In recognition of Autism Awareness Month, On the Pulse is shedding light on the COVID-19 pandemic and the impact it has had on children, teens, and young adults with autism spectrum disorder (ASD) and how we can support them through these uncertain times.
As a society, we often rely on routines. With the COVID-19 pandemic uprooting our daily activities, we are being challenged to adapt to what we’re considering the “new normal.”
This is an especially challenging time for those with autism. Routines are critical for individuals on the spectrum, as they thrive on structure and consistency.
In recent data from March 2020 released by the Centers of Disease Control and Prevention (CDC), autism now affects 1 in 54 children. According to the CDC, ASD is a developmental disability that can cause significant social, communication and behavioral challenges. Individuals often repeat certain behaviors and might not want change in their daily activities. Many also have different ways of learning, paying attention or reacting to things. Signs of ASD begin during early childhood and typically last throughout a person’s life.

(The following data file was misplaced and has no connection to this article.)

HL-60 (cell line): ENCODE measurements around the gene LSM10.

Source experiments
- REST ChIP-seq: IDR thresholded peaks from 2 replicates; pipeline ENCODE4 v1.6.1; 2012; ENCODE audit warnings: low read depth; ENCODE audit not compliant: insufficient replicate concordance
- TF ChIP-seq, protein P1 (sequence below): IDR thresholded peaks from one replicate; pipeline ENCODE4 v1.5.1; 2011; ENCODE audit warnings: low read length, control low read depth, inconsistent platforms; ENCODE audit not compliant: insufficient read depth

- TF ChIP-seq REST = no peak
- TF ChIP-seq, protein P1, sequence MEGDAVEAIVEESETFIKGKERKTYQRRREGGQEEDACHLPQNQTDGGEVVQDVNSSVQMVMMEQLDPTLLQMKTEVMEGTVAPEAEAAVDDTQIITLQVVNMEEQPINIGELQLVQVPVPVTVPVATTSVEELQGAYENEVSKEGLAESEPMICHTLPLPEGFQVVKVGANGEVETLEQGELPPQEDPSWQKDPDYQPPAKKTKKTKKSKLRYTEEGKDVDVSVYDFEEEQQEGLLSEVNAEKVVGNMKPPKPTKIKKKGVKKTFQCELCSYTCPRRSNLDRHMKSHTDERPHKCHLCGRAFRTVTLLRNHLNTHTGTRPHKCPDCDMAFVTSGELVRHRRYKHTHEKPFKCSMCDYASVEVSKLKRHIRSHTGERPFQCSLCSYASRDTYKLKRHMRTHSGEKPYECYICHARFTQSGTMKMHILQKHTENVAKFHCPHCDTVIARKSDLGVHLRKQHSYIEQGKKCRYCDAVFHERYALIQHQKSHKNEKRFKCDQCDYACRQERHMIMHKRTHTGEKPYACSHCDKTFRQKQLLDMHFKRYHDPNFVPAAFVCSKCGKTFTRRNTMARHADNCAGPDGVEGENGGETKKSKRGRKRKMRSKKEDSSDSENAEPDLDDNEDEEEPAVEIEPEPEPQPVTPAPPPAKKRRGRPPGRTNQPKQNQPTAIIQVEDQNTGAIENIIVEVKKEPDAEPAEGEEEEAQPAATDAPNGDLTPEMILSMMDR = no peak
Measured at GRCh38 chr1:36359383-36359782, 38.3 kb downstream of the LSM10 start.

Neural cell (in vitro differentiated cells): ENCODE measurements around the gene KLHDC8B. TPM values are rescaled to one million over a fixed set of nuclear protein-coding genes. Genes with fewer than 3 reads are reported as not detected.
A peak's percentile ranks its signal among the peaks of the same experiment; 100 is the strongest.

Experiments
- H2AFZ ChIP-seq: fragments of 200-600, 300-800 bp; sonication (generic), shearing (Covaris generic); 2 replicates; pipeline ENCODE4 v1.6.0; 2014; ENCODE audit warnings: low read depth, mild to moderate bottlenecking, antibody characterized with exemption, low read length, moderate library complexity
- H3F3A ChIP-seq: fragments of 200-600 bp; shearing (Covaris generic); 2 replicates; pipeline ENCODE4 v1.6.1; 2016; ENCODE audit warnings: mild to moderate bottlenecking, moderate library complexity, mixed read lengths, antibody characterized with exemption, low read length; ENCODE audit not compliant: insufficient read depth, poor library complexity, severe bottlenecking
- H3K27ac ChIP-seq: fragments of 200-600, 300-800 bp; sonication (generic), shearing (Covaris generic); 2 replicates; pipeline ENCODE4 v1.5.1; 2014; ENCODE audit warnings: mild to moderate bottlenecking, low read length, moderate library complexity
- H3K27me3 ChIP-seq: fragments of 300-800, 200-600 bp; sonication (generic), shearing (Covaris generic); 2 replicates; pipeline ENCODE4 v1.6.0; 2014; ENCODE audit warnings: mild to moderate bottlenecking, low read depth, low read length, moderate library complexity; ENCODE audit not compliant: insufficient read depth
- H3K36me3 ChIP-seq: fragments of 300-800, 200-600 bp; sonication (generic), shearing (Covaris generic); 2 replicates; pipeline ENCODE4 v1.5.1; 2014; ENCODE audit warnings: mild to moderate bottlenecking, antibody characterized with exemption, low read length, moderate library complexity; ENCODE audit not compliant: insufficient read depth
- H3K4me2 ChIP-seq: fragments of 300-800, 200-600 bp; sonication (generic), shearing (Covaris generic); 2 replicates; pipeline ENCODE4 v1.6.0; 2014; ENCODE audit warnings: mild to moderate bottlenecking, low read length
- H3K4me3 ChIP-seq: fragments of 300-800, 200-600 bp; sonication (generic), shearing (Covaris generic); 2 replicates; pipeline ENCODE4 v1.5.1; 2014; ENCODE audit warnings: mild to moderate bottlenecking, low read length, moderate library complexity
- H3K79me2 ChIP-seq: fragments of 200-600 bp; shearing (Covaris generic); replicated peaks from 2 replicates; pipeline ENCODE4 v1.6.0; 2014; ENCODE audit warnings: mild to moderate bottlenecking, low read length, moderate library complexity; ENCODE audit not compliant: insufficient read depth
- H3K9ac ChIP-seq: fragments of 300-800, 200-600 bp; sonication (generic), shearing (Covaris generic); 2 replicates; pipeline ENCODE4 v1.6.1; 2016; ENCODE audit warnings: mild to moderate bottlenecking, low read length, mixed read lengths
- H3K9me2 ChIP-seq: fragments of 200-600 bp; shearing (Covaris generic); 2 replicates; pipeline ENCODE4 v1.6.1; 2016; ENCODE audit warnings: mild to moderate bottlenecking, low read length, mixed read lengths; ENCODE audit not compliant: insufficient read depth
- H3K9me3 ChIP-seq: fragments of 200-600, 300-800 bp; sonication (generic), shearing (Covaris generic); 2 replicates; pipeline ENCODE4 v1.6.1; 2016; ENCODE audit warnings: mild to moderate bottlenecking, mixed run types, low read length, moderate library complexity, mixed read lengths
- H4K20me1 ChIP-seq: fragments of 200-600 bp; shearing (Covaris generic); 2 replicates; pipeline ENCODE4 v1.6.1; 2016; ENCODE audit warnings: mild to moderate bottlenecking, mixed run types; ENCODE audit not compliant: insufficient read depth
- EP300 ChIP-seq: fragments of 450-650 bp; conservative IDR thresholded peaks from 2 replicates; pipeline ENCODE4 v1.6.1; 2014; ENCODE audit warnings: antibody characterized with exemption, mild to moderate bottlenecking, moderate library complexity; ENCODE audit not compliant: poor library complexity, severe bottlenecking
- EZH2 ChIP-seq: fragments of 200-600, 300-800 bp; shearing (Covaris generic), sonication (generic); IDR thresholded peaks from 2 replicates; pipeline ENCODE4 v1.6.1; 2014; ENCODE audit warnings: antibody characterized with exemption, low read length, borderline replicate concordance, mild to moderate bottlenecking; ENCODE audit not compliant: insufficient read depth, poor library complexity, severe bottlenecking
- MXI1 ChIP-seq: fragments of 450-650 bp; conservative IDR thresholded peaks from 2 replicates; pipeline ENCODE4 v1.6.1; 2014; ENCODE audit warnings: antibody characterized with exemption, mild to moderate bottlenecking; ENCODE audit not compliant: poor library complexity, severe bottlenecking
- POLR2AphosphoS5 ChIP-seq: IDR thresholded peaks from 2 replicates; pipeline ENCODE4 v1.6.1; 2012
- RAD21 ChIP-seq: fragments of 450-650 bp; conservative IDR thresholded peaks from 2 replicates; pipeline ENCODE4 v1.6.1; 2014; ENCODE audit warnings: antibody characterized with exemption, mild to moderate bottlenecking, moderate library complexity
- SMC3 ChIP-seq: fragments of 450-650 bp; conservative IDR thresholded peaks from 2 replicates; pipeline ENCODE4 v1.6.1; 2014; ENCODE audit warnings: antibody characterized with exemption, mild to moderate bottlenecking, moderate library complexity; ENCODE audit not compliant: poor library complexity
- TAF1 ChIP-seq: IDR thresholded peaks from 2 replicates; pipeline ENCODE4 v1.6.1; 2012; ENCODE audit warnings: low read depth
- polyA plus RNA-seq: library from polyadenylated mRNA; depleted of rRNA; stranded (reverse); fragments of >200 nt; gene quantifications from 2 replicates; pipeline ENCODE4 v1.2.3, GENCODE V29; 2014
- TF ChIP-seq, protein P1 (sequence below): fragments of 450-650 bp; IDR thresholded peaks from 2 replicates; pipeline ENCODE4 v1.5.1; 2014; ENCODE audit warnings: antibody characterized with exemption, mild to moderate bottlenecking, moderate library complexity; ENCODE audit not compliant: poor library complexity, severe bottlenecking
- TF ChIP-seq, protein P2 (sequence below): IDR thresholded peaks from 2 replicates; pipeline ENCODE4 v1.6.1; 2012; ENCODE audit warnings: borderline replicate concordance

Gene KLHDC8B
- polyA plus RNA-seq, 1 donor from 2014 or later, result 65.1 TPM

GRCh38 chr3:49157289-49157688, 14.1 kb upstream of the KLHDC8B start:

James Mancini, a speech and language pathologist with the Seattle Children’s Autism Center, and Tammy Mitchel, program director of the Alyssa Burnett Adult Life Center, share ways individuals with autism and their families can cope during this unique time.